[1,2,3].map((item, [index, array]) => [value]);
[1,2,3].filter((item, [index, array]) => [boolean]);
[1,2,3].some((item, [index, array]) => [boolean]);
[1,2,3].every((item, [index, array]) => [boolean]);

I hope this helps!

At the very least, I hope this helps shed some light on why reduce() is uniquely qualified to handle promises in this way, and maybe give you a better understanding of how common Array methods operate under the hood. Did I miss something? Get something wrong? Let me know!

The post Why Using reduce() to Sequentially Resolve Promises Works appeared first on CSS-Tricks.

Moving Backgrounds With Mouse Position

Let’s say you wanted to move the background-position on an element as you mouse over it to give the design a little pizzazz. You have an element like this:

<div class="module" id="module"></div>

And you toss a background on it:

.module { background-image: url(big-image.jpg);
}

You can adjust the background-position in JavaScript like this:

const el = document.querySelector("#module"); el.addEventListener("mousemove", (e) => { el.style.backgroundPositionX = -e.offsetX + "px"; el.style.backgroundPositionY = -e.offsetY + "px";
});

See the Pen Move a background with mouse by Chris Coyier (@chriscoyier) on CodePen.

Or, you could update CSS custom properties in the JavaScript instead:

const el = document.querySelector("#module"); el.addEventListener("mousemove", (e) => { el.style.setProperty('--x', -e.offsetX + "px"); el.style.setProperty('--y', -e.offsetY + "px");
});
.module { --x: 0px; --y: 0px; background-image: url(large-image.jpg); background-position: var(--x) var(--y);
}

See the Pen Move a background with mouse by Chris Coyier (@chriscoyier) on CodePen.

Here’s an example that moves the background directly in JavaScript, but with a transition applied so it slides to the new position rather than jerking around the first time you enter:

See the Pen Movable Background Ad by Chris Coyier (@chriscoyier) on CodePen.

Or, you could move an actual element instead (rather than the background-position). You’d do this if there is some kind of content or interactivity on the sliding element. Here’s an example of that, which sets CSS custom properties again, but then actually moves the element via a CSS translate() and a calc() to temper the speed.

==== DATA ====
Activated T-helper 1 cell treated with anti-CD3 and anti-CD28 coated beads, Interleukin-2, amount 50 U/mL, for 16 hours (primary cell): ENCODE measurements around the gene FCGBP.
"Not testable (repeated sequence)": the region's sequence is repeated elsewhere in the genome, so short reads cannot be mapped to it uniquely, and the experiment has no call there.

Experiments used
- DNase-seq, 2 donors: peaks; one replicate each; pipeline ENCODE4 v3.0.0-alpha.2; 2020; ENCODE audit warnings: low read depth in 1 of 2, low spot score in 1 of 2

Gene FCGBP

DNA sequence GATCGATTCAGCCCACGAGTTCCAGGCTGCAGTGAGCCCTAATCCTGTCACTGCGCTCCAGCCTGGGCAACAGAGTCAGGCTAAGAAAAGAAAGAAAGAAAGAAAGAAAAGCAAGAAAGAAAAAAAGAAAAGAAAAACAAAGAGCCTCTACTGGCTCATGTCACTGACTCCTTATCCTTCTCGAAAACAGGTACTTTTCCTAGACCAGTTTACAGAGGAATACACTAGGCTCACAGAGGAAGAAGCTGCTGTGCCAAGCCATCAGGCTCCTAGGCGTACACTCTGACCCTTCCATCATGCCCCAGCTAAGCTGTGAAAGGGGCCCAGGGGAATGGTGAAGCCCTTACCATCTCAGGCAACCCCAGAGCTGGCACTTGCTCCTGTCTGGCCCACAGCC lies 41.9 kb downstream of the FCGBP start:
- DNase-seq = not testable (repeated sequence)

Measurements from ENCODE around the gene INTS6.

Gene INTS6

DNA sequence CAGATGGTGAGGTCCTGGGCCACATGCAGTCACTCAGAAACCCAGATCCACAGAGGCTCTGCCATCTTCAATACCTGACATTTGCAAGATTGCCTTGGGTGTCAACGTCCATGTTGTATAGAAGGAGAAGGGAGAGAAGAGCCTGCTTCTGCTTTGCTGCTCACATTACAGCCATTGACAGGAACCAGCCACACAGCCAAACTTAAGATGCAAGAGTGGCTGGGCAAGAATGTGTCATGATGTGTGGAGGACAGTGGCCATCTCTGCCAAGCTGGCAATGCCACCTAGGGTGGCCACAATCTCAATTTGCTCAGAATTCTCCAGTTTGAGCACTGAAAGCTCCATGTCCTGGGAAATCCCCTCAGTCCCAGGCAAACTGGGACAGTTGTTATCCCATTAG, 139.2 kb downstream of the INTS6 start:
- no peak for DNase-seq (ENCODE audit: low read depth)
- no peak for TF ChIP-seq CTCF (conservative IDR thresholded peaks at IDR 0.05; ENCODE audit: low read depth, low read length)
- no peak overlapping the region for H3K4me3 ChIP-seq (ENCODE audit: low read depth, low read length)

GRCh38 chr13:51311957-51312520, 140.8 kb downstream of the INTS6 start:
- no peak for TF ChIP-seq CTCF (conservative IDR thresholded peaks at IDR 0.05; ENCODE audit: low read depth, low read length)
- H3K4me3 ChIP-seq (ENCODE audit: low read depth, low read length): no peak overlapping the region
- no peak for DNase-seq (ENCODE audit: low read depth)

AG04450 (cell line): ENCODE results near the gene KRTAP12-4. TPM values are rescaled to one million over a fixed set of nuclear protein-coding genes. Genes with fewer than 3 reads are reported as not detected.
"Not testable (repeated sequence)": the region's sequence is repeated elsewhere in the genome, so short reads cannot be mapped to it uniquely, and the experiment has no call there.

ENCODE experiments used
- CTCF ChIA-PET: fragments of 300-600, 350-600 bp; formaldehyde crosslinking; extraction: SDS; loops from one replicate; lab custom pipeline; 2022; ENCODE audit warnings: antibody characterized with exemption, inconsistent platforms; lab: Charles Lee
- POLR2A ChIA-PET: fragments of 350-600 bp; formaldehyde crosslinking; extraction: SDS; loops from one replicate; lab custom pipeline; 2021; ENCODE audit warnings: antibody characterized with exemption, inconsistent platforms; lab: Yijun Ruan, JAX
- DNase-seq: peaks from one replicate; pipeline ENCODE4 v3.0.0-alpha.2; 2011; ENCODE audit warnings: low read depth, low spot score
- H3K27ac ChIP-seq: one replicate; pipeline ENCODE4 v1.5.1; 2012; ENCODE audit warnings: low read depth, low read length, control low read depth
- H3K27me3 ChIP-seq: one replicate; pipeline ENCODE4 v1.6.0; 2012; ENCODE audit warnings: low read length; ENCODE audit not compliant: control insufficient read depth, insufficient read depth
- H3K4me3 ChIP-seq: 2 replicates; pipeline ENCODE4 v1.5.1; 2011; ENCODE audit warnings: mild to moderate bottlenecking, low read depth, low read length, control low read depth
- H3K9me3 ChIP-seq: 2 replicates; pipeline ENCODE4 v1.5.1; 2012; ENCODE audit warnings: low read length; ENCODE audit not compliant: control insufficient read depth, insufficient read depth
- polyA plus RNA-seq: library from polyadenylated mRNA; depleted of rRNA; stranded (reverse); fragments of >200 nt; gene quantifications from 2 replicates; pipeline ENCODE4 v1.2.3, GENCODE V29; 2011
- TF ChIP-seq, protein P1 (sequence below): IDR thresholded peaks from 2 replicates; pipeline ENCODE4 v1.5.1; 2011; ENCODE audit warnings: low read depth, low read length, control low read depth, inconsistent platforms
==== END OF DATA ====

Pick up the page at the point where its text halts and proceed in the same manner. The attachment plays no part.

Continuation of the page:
See the Pen Hotjar Moving Heatmap Ad by Chris Coyier (@chriscoyier) on CodePen.

I’m sure there are loads of other ways to do this — a moving SVG viewBox, scripts controlling a canvas, webGL… who knows! If you have some fancier ways to handle this, link ’em up in the comments.

The post Moving Backgrounds With Mouse Position appeared first on CSS-Tricks.

New mobile Chrome feature would disable scripts on slow connections

This is a possible upcoming feature for mobile Chrome:

If a Data Saver user is on a 2G-speed or slower network according to the NetInfo API, Chrome disables scripts and sends an intervention header on every resource request. Users are shown a UI at the bottom of the screen indicating the page has been modified to save data. Users can enable scripts on the page by tapping “Show original” in the UI.

And the people shout: progressive enhancement!

Jeremy Keith:

An excellent idea for people in low-bandwidth situations: automatically disable JavaScript. As long as the site is built with progressive enhancement, there’s no problem (and if not, the user is presented with the choice to enable scripts).

Power to the people!

George Burduli reports:

This is huge news for developing countries where mobile data packets may cost a lot and are not be affordable to all. Enabling NoScript by default will make sure that users don’t burn through their data without knowledge. The feature will probably be available in the Chrome 69, which will also come with the new Material Design refresh.

The post New mobile Chrome feature would disable scripts on slow connections appeared first on CSS-Tricks.

Level up your .filter game

.filter is a built-in array iteration method that accepts a predicate which is called against each of its values, and returns a subset of all values that return a truthy value.

That is a lot to unpack in one statement! Let’s take a look at that statement piece-by-piece.